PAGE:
Insured damage from the worst floods in the Czech Republic in more than a decade could cost 7.5 billion crowns ($381.35 million), the country’s insurers said on Thursday.
The Czech Insurance Association (CAP) said its members, who cover 98 percent of the market, had already registered 10,000 claims, but that number could rise to 96,000, according to early estimates.
Around 19,000 people have been evacuated in the Czech Republic and tens of thousands more in neighbouring central European countries in the region’s worst flooding since 2002. A dozen people have been reported killed in the region.
Water levels were falling on all Czech rivers on Thursday, the fifth day of flooding, but the surge of water along the Elbe river was still making its way north into Germany.
To the south, parts of Austria were flooded while the Danube was expected to crest in Slovakia on Thursday.
The Czech government has freed up 5.3 billion crowns for flood repairs. Finance Minister Miroslav Kalousek said on Czech Television on Thursday that he was also preparing plans to give some affected businesses tax breaks.
Spolana, a chemical factory in Neratovice, north of Prague, was inundated, and another chemical plant north of Prague, Lovochemie, was also affected.
The Agrarian Chamber said that 80,000 hectares out of 4.3 million hectares of farmland — mostly grain fields but also some sugar beet and hop-growing areas — were under water.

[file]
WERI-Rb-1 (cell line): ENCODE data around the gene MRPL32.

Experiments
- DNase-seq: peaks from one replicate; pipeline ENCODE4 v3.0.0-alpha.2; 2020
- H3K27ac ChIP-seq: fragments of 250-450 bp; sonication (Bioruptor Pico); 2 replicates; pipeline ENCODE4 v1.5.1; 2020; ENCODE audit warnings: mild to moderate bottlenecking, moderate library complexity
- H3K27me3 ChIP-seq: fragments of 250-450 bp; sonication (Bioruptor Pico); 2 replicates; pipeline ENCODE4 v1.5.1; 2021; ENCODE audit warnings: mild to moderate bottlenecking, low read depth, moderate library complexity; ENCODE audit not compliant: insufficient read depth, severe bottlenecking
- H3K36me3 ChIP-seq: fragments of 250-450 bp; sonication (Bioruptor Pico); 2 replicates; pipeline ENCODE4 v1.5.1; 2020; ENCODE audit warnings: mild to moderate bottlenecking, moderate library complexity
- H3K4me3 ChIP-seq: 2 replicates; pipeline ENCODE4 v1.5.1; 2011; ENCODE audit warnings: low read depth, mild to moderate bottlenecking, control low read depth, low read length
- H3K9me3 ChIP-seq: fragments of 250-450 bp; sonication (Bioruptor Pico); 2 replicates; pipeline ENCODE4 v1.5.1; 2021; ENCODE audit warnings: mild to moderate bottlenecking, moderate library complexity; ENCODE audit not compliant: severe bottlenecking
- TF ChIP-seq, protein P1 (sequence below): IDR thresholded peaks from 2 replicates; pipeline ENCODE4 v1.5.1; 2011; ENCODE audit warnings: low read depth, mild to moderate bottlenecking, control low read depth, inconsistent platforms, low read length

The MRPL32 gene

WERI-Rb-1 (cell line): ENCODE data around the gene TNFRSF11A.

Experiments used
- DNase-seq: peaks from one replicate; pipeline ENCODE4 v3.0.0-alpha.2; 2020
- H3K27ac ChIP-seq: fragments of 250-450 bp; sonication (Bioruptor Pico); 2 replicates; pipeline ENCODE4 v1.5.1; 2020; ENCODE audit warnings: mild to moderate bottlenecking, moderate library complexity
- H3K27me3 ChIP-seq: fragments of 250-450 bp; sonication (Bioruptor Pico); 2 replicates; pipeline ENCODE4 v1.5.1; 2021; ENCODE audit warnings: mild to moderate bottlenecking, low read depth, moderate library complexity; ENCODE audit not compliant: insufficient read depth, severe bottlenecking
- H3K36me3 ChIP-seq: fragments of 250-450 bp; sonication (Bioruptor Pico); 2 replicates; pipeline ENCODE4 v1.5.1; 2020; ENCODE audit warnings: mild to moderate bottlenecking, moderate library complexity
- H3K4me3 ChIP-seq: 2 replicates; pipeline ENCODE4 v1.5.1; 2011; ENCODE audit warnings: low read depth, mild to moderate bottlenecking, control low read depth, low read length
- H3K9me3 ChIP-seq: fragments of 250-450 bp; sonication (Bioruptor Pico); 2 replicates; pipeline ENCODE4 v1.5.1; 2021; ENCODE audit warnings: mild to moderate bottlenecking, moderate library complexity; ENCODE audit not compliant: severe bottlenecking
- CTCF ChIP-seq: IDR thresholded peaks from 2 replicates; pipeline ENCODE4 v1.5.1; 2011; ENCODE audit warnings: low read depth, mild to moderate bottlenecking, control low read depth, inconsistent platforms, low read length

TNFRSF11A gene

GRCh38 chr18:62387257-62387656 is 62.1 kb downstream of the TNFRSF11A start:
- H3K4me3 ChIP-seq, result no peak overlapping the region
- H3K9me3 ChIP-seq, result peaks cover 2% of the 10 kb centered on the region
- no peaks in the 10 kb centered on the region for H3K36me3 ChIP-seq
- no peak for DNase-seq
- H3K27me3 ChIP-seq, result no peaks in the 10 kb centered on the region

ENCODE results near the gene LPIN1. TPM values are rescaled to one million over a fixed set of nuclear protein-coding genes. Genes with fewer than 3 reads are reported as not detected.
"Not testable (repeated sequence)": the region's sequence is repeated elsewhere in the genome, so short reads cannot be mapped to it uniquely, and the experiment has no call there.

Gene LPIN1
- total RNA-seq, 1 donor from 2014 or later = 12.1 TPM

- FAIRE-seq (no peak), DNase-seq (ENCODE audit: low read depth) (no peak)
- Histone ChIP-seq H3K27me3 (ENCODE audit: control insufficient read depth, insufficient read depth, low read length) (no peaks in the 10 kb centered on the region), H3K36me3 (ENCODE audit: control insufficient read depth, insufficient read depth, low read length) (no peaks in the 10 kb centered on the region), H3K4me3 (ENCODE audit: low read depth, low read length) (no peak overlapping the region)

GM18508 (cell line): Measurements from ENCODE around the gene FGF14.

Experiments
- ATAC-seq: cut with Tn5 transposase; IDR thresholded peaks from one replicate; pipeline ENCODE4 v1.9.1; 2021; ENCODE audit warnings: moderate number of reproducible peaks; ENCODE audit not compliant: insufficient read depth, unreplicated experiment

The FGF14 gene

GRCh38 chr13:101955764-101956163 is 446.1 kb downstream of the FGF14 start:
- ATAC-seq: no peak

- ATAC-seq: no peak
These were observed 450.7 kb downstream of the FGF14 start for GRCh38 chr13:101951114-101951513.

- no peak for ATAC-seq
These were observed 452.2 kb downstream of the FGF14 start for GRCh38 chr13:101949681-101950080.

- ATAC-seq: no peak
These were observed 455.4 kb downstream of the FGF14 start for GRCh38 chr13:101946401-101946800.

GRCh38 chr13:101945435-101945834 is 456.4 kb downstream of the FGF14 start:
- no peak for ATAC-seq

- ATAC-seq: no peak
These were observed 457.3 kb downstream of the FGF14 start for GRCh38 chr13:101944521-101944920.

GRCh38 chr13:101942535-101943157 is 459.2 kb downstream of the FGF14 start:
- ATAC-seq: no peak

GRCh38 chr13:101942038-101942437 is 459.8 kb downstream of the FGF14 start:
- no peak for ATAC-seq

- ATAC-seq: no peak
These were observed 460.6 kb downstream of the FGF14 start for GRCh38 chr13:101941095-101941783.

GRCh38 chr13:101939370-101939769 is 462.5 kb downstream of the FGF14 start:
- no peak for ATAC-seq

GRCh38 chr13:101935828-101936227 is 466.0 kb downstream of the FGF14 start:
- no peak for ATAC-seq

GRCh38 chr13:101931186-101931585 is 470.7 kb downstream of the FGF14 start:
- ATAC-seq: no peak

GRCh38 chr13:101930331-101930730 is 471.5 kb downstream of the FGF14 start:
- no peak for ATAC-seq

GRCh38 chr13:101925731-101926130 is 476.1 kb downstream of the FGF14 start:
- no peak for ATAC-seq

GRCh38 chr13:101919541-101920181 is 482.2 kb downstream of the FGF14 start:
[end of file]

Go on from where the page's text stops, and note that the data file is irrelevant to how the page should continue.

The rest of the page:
The country’s dominant electricity producer CEZ was forced to shut down two power plant units on Tuesday as a preventative measure, cutting off supplies to thousands of homes.
The flooding this year was not as serious as record floods that hit Prague’s historic centre in 2002. In that year, damage around central Europe was estimated at 20 billion euros ($26.17 billion). The 2002 floods cost Czech insurers 35 billion crowns.
CAP’s members include the biggest insurers like Ceska Pojistovna, which is a partial unit of Italy’s Assicurazioni Generali ; Allianz ; and Kooperativa, part of the Vienna Insurance Group. ($1 = 19.6668 Czech crowns) ($1 = 0.7642 euros) (Reporting by Jason Hovet, additional reporting by Robert Mueller, editing by Jan Lopatka and Mike Collett-White)